Intravitreal anti-vascular endothelial growth factor agents for the treatment of diabetic retinopathy: A review of the literature

Irini Chatziralli, Anat Loewenstein*

*Corresponding author for this work

Research output: Contribution to journalReview articlepeer-review


Background: Diabetic retinopathy (DR) is the leading cause of blindness in the working-age population. The purpose of this review is to gather the existing literature regarding the use of the approved anti-vascular endothelial growth (anti-VEGF) agents in the treatment of DR. Methods: A comprehensive literature review in PubMed engine search was performed for articles written in English language up to 1 July 2021, using the keywords “diabetic retinopathy”, “ranibizumab”, “aflibercept”, and “anti-VEGF”. Emphasis was given on pivotal trials and recent robust studies. Results: Intravitreal anti-VEGF agents have been found to significantly improve visual acuity and reduce retinal thickness in patients with diabetic macular edema (DME) in a long-term follow-up ranging from 1 to 5 years and are considered the standard-of-care in such patients. Regarding DR, intravitreal anti-VEGF agents provided ≥2-step improvement in DR severity on color fundus photography in about 30–35% of patients with NPDR at baseline, in the majority of clinical trials originally designed to evaluate the efficacy of intravitreal anti-VEGF agents in patients with DME. Protocol S and CLARITY study have firstly reported that intravitreal anti-VEGF agents are non-inferior to panretinal photocoagulation (PRP) in patients with proliferative DR (PDR). However, the use of new imaging modalities, such as optical coherence tomography-angiography and wide-field fluorescein angiography, reveals conflicting results about the impact of anti-VEGF agents on the regression of retinal non-perfusion in patients with DR. Furthermore, one should consider the high “loss to follow-up” rate and its devastating consequences especially in patients with PDR, when deciding to treat the latter with intravitreal anti-VEGF agents alone compared to PRP. In patients with PDR, combination of treatment of intravitreal anti-VEGF agents and PRP has been also supported. Moreover, in the specific case of vitreous hemorrhage or tractional retinal detachment as complications of PDR, intravitreal anti-VEGF agents have been found to be beneficial as an adjunct to pars plana vitrectomy (PPV), most commonly given 3–7 days before PPV, offering reduction in the recurrence of vitreous hemorrhage. Conclusions: There is no general consensus regarding the use of intravitreal anti-VEGF agents in patients with DR. Although anti-VEGF agents are the gold standard in the treatment of DME and seem to improve DR severity, challenges in their use exist and should be taken into account in the decision of treatment, based on an individualized approach.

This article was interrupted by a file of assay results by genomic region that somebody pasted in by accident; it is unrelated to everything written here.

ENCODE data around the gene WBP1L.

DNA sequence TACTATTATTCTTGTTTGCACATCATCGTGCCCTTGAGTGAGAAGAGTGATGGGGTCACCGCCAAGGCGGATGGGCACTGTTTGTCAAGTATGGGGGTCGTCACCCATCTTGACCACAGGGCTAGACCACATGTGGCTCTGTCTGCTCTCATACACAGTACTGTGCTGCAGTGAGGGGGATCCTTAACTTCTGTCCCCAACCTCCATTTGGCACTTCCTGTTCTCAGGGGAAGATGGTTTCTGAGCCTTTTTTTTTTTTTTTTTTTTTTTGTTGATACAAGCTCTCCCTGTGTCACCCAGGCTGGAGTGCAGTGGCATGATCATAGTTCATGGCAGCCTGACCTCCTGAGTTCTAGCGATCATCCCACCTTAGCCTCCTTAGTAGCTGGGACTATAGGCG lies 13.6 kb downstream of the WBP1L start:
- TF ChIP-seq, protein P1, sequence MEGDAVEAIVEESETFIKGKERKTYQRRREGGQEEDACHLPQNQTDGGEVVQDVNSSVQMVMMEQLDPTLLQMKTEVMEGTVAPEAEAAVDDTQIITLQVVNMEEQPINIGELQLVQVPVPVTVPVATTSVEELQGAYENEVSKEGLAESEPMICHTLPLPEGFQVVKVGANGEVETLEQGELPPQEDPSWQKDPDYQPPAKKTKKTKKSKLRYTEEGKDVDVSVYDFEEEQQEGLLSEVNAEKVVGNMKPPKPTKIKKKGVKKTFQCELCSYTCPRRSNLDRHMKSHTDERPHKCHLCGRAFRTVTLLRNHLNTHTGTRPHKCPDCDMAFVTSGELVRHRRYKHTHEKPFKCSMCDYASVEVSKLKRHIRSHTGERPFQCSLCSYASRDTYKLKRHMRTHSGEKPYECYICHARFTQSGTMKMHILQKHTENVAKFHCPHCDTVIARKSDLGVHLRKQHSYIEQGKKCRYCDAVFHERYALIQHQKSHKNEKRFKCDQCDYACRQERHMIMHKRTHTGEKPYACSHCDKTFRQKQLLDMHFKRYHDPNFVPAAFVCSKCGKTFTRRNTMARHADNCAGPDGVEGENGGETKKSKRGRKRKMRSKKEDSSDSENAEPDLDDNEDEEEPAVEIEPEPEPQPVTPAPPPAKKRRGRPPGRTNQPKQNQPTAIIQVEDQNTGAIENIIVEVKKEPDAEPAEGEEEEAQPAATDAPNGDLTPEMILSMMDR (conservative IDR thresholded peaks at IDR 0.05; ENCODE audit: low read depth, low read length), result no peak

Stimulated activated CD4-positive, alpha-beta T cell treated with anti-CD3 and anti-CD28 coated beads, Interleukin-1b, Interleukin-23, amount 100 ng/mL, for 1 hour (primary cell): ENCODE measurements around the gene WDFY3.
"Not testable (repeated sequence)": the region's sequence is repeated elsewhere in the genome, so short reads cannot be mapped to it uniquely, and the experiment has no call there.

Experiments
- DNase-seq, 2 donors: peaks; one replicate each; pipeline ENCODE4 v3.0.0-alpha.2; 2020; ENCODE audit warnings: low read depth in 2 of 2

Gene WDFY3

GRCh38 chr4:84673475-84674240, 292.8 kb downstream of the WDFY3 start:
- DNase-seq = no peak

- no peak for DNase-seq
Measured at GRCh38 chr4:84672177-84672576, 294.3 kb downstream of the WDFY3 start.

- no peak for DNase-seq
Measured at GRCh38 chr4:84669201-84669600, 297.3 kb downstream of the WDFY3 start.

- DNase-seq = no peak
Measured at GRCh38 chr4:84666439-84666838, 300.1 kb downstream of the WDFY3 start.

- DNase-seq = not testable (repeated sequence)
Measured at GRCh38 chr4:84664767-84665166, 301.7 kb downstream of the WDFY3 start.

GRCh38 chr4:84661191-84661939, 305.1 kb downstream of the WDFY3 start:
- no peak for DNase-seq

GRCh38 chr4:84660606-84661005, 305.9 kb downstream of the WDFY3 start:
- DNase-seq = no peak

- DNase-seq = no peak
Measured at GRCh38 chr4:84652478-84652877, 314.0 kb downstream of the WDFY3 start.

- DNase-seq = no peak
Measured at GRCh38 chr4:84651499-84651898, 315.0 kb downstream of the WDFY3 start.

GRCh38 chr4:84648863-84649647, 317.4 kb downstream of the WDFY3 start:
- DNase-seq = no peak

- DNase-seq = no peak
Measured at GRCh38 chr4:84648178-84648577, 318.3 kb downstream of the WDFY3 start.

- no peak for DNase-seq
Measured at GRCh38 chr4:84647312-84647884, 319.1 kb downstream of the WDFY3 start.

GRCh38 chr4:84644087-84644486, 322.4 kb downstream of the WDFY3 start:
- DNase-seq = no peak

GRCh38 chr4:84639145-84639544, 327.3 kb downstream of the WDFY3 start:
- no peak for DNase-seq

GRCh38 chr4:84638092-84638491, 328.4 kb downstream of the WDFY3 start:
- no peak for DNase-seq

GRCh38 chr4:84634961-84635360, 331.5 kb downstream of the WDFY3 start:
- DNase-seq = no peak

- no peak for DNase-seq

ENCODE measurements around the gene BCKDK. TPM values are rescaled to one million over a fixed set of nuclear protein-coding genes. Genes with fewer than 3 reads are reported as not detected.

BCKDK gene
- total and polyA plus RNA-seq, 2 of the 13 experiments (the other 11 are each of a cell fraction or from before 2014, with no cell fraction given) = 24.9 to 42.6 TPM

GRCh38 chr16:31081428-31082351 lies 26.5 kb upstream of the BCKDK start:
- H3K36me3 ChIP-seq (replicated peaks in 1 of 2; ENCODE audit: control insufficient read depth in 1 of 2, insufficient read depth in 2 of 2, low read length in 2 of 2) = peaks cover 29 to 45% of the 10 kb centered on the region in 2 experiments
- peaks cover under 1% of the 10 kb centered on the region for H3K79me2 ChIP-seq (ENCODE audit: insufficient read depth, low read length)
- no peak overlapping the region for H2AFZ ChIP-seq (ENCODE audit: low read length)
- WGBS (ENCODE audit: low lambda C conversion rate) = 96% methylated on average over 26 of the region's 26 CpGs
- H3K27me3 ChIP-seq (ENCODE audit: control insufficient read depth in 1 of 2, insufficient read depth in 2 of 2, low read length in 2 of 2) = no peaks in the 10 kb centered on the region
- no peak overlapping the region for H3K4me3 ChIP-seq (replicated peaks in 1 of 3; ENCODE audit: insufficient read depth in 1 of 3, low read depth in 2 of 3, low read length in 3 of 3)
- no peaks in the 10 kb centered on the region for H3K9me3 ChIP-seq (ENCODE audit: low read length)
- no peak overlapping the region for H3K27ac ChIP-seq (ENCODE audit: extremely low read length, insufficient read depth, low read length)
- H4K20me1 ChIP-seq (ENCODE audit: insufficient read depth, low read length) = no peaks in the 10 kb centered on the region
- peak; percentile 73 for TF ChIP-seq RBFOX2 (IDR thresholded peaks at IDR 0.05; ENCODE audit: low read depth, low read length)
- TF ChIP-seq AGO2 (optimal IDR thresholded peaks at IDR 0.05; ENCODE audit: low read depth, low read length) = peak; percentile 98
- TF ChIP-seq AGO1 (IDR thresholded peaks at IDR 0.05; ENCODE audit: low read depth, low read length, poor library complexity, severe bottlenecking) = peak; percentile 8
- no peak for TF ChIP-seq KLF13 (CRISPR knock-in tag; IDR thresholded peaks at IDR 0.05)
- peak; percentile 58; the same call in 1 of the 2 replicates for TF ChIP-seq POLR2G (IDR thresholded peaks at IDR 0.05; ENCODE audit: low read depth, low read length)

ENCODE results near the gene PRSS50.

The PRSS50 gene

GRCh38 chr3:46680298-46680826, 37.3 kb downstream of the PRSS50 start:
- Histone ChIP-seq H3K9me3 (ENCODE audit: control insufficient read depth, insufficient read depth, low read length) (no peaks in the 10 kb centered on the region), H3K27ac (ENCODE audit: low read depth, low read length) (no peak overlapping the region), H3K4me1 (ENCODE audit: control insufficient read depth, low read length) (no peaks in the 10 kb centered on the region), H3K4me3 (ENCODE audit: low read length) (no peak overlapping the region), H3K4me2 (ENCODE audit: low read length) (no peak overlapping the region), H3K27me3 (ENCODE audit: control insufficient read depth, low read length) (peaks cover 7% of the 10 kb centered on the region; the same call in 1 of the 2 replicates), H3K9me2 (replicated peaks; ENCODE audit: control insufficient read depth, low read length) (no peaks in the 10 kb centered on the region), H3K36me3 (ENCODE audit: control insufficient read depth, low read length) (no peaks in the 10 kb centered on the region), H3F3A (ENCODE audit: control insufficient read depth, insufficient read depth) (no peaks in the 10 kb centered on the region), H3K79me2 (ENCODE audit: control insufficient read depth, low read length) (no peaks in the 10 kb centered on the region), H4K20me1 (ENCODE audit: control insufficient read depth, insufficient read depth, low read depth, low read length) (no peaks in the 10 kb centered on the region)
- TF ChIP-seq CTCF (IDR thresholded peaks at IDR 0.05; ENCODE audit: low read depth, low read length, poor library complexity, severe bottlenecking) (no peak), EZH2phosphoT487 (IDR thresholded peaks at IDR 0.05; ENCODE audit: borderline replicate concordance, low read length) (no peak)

Original languageEnglish
Article number1137
Issue number8
StatePublished - Aug 2021


  • Aflibercept
  • Anti-VEGF agents
  • Diabetic retinopathy
  • Ischemia
  • Proliferative
  • Ranibizumab
  • Trials


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